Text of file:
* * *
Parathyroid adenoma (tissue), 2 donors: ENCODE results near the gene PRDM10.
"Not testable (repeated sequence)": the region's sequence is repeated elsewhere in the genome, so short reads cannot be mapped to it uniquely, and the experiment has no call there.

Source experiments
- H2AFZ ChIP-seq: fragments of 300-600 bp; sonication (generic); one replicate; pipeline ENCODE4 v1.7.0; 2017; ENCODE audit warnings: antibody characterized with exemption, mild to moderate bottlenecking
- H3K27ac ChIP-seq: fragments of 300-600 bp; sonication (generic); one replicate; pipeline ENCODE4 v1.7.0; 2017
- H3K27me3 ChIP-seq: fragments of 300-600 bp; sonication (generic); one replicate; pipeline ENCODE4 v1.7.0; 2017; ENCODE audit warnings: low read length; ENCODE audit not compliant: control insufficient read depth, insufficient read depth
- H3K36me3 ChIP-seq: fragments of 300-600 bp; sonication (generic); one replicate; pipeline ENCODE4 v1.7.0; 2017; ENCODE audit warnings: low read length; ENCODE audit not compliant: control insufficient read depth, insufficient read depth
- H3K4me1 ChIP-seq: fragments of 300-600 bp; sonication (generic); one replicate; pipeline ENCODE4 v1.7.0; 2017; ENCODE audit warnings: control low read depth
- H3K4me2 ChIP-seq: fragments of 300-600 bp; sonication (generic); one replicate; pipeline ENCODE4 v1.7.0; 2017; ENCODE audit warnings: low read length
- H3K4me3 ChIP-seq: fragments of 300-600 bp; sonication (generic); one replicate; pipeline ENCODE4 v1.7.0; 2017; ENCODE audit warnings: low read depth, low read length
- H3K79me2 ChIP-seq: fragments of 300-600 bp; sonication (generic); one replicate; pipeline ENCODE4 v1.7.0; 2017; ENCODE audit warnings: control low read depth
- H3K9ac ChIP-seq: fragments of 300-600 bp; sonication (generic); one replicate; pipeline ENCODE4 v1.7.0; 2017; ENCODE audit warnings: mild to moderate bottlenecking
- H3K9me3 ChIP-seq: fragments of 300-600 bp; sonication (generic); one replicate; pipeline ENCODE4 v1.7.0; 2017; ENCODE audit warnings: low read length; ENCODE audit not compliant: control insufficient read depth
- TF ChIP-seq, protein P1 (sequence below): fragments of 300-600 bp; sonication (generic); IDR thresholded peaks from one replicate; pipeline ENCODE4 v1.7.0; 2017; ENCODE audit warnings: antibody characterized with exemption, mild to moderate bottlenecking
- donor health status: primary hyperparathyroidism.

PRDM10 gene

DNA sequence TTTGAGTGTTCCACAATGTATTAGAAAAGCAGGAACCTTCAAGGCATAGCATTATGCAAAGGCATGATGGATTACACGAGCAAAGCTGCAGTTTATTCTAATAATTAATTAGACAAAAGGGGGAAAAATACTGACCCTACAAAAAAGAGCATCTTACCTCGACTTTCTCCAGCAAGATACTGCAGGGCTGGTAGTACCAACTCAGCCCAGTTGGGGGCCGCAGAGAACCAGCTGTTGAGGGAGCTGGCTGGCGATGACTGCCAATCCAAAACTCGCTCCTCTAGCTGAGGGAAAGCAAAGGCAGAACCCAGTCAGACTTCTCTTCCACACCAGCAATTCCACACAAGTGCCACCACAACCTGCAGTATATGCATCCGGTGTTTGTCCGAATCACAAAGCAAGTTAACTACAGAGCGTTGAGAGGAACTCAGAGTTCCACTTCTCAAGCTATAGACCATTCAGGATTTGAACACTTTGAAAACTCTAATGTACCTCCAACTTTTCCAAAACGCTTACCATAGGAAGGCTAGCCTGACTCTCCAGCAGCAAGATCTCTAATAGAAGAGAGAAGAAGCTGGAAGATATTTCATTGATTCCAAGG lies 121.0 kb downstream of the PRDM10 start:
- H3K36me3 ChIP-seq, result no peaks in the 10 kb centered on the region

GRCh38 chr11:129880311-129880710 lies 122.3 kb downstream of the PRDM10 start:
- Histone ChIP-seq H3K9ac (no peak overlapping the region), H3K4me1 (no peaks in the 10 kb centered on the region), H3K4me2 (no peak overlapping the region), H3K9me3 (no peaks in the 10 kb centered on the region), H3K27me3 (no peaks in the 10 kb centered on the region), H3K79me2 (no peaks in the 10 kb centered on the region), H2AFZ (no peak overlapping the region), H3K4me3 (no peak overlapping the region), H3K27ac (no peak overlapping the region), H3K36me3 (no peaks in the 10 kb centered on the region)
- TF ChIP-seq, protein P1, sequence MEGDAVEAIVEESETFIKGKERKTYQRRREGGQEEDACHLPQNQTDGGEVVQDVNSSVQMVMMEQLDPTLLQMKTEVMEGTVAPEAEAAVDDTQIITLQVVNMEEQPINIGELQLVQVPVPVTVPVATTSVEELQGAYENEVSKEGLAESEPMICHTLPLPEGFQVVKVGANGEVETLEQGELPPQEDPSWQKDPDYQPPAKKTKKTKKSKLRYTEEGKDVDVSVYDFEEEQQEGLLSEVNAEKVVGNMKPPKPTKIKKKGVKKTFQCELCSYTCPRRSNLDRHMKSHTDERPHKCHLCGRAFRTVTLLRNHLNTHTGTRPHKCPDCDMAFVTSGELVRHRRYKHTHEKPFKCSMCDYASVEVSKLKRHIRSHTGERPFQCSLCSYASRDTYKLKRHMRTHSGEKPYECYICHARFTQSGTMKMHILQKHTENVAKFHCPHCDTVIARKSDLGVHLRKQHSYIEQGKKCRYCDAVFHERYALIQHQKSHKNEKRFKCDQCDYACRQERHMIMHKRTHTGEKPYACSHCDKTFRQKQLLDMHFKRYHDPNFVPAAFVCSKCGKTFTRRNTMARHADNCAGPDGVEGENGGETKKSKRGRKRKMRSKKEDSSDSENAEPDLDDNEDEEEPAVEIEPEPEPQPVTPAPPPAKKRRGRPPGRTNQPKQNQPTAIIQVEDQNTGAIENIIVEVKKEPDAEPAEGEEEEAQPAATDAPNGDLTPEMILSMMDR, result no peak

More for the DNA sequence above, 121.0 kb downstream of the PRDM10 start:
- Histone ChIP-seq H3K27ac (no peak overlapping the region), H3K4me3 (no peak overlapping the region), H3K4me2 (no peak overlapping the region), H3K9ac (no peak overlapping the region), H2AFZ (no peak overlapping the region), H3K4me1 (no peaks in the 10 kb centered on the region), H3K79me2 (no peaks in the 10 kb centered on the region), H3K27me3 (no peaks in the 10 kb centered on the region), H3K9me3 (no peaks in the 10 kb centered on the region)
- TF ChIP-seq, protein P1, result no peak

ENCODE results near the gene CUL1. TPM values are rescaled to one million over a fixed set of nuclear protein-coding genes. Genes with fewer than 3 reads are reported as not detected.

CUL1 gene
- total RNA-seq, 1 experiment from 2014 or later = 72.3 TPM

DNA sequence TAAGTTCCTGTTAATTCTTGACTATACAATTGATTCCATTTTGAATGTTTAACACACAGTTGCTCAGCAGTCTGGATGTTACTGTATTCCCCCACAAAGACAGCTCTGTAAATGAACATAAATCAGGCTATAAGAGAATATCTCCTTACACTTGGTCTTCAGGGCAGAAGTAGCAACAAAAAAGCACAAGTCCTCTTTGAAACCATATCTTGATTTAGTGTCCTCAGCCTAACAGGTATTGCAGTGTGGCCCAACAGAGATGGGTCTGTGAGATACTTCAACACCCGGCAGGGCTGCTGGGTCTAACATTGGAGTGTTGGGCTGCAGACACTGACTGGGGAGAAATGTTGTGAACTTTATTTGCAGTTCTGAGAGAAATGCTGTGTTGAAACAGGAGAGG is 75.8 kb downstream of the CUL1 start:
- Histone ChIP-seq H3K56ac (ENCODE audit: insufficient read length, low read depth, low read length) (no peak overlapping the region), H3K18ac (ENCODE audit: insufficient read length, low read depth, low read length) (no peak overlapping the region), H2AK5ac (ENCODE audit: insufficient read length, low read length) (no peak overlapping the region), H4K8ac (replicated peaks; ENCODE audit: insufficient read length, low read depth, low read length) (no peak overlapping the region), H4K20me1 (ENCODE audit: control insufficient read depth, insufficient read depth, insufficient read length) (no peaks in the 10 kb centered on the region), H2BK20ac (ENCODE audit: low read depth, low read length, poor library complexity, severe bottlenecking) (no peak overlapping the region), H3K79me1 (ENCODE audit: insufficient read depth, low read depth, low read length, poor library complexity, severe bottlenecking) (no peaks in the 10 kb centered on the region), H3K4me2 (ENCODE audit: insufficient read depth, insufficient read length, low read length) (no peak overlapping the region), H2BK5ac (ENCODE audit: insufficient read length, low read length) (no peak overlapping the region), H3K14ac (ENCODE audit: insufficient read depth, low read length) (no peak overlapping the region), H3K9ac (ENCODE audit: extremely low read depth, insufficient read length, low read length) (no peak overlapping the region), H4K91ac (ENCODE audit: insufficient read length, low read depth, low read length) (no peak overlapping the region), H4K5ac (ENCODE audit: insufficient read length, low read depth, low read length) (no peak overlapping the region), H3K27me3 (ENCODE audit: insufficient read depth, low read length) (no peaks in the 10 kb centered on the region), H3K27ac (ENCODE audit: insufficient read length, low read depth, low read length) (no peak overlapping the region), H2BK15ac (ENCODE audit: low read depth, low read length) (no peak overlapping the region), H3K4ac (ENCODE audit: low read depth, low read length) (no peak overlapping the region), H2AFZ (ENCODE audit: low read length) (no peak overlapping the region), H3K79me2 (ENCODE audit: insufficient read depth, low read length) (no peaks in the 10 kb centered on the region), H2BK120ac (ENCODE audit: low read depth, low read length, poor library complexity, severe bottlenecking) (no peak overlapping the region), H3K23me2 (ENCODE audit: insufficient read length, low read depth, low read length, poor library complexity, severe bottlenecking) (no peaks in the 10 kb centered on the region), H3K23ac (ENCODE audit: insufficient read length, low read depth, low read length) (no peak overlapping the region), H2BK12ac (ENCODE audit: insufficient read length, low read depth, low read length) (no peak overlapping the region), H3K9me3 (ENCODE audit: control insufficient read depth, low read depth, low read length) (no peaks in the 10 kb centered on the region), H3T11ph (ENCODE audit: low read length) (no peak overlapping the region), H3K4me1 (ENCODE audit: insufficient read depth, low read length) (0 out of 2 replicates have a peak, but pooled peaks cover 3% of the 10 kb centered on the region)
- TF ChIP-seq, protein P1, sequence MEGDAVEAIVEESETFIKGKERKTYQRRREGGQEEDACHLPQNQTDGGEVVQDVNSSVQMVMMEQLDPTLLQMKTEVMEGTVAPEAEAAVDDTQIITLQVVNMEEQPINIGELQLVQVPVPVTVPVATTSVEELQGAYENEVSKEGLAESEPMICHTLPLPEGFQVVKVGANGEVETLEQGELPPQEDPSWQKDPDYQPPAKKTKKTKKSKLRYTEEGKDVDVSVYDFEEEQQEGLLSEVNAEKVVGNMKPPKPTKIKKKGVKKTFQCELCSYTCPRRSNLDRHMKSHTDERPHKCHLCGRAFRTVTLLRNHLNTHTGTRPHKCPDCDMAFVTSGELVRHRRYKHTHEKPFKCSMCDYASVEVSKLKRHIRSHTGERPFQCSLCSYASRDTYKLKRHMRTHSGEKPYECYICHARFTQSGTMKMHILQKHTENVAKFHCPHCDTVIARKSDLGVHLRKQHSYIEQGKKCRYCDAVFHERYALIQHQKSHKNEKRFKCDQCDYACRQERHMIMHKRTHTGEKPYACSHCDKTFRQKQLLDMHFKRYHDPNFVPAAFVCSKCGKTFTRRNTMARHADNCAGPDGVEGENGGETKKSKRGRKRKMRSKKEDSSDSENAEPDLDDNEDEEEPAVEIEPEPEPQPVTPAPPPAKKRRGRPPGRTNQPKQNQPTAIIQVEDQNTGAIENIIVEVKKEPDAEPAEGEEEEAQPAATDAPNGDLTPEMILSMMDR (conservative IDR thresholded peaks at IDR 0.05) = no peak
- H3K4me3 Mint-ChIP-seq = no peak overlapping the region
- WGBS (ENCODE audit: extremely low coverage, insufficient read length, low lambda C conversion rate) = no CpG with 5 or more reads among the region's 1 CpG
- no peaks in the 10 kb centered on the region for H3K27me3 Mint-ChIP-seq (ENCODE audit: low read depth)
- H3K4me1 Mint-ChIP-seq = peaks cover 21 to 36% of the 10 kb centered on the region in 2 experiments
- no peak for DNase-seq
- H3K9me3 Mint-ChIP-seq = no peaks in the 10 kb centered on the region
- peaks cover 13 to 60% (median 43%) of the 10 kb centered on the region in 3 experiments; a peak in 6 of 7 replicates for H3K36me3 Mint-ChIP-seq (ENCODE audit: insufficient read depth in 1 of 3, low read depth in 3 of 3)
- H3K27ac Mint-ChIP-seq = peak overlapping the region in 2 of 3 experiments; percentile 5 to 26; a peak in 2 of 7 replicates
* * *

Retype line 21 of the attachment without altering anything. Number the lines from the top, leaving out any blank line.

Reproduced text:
- TF ChIP-seq, protein P1, sequence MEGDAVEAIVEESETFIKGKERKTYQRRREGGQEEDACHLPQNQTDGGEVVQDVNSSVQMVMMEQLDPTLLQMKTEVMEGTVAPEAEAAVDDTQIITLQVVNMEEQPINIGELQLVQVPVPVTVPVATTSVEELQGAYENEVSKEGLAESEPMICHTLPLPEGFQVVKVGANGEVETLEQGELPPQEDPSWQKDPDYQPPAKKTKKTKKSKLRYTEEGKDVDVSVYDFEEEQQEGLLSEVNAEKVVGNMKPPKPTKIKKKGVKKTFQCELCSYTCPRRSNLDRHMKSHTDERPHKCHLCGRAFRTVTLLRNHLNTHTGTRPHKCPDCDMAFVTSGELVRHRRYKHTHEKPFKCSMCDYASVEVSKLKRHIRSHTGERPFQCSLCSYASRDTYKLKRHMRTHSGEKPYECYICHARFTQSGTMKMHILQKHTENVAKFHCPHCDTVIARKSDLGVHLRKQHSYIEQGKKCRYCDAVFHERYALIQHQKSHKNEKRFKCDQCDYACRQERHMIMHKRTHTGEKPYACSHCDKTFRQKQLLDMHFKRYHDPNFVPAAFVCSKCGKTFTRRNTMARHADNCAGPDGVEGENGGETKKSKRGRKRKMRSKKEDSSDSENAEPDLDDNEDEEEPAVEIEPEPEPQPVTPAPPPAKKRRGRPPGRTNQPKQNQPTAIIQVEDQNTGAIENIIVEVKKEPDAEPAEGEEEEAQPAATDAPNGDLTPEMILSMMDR, result no peak